Unless you’ve been isolating yourself in an underground bunker for the past year (wouldn’t blame you if you have), you’ve almost certainly heard about the Black Lives Matter protests. In every county, district, and city across the United States, people of all creeds have come together to protest police violence and advocate reform for the criminal justice system. The protests were instigated by the killings of George Floyd and Breonna Taylor, but in a larger sense, they were a response to a legacy of systemic racism in the American Justice system.
Throughout high school, I never placed much priority on my mental health. I would always rather ignore stress and anxiety rather than address it, and I would certainly never ask someone else for help. But, what’s scary about the effects of mental health deterioration is that they’re not immediately noticeable. Unlike physical health, there are more subtle signs of degradation. You only really notice it after the healing process begins and you begin to fix the issues in your life. You only really notice when damage has already been done.
Initially, 13 Reasons Why was praised for bringing attention to issues of mental health among adolescents. The show was characterized as “daring” for addressing such a controversial and complicated subject. However, many mental health professionals have criticized the show for misrepresenting depression and suicide. While there are certainly come aspects of the show that beneficially portray issues of mental health, as a whole, it fails in this respect.
On February 3, America looked on in horror as the dumpster fire known as “The 2020 Iowa Caucus” burned itself into the annals of American history. It was undoubtedly one of the sketchiest elections in US history. From delays in reporting the results to inconsistencies in voting tallies, the Iowa Caucus was a disaster in almost every way possible.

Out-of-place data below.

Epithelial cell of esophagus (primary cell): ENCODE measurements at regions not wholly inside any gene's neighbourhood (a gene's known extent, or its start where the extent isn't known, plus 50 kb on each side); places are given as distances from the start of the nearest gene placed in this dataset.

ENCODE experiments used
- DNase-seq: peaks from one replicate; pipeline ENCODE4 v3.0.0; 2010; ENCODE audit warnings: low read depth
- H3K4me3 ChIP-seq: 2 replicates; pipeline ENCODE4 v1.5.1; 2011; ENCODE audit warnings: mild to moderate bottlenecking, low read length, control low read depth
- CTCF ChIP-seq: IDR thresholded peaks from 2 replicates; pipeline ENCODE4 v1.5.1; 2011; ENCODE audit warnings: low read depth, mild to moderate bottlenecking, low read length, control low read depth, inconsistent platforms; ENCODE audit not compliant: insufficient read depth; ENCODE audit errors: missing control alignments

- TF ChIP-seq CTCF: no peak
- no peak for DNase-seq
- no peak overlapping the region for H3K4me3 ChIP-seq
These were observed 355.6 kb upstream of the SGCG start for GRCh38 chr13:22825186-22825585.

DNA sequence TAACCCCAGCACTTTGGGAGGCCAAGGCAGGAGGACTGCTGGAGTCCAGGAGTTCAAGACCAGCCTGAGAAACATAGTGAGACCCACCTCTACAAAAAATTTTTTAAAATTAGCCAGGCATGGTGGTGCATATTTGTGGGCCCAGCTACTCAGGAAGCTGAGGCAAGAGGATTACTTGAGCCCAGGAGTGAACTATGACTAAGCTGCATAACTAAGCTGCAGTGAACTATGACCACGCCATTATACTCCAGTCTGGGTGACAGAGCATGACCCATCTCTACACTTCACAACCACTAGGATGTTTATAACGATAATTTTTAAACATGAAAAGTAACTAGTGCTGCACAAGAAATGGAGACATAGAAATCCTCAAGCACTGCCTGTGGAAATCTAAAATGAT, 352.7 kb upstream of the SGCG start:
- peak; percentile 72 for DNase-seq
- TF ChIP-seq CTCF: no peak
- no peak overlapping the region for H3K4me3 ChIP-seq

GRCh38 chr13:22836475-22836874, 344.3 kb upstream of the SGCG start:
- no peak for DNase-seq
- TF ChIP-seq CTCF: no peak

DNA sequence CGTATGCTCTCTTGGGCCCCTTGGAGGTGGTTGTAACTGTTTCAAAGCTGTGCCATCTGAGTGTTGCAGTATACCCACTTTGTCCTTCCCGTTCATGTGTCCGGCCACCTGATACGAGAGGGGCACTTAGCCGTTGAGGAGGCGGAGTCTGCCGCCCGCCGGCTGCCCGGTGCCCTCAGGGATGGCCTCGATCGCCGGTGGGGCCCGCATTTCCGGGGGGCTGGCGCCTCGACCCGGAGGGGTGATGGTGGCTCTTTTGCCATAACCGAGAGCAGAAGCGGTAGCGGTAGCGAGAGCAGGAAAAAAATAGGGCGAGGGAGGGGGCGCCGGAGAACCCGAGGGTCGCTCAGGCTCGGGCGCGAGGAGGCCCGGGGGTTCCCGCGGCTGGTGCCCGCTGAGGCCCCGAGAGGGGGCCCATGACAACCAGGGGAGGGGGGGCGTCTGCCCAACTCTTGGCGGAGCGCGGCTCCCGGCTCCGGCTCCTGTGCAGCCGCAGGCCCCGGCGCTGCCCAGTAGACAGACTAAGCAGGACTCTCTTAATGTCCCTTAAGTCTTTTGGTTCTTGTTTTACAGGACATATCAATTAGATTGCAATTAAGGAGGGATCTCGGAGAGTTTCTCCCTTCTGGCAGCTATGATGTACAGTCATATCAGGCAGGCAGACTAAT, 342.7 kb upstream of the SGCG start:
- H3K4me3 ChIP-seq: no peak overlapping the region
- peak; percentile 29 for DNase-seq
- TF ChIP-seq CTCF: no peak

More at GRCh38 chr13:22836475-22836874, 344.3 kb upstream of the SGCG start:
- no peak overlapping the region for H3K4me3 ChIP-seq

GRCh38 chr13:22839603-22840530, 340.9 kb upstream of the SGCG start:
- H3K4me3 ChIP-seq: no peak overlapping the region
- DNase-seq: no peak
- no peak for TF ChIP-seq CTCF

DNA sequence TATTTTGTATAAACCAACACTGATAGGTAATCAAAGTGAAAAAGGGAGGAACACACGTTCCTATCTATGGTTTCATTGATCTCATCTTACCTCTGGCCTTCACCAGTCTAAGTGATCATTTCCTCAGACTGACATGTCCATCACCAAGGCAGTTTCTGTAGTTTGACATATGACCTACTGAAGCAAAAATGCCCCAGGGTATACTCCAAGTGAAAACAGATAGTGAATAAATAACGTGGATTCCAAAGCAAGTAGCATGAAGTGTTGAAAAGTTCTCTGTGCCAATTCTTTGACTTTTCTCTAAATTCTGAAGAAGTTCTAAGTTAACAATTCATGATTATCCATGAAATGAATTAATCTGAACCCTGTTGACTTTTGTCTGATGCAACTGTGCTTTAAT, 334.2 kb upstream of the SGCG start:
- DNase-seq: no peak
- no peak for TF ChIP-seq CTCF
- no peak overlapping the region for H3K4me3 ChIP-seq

Do you hate yourself? Well, of course you do, you’re reading the paper. In that case, I have the perfect show for you: Bojack Horseman. This Netflix original follows the story of Bojack, a washed-up sitcom actor who has failed to accomplish anything meaningful since his show’s cancellation. Throughout the show, he attempts to recapture his fame and improve his character. Also, the world of Bojack is inhabited by anthropomorphic animals, but don’t let its happy exterior fool you: Bojack Horseman is one of the darkest shows on Netflix. It frequently explores topics like existentialism, mental illness, and substance abuse; the perfect show for people who enjoy seeing their hopes and dreams crumble before their eyes.
On Tuesday, January 14, CNN and the Democratic National Convention hosted the 7th Democratic presidential debate. The event took place in the desolate wastes of Des Moines, Iowa; America’s favorite place to watch old, white people duke it out. Of the six candidates that participated in the debate, Bernie Sanders and Elizabeth Warren were by far the most heavily featured. However, it wasn’t their policies or rhetoric that resonated with the audience, it was the uncomfortable tension that arose between them. In fact, the only memorable thing to come from this two hour circlejerk was the forced confrontation between their differing progressive ideologies.
For many, the conflict between the two came as a complete surprise. Historically speaking, the relationship between Sanders and Warren has been nothing but cordial. Ideologically, they appear quite similar, both occupying the progressive wing of the democratic party. Even when the two candidates have disagreed on a specific course of action to take, they’ve found ways to compromise. They’ve routinely cooperated on legislation and supported each other politically. For example, in 2013 when Warren attempted to pass the Student Loans Fairness Act, Sanders endorsed the bill saying, “The only thing wrong with this bill is that [she] thought of it and I didn’t”. Warren even welcomed Bernie into the 2016 presidential race by saying, “I’m glad to see him get out there and give his version of what leadership in this country should be”. Warren and Sanders were like a geriatric version of Bonnie and Clyde, an iconic partnership in Washington.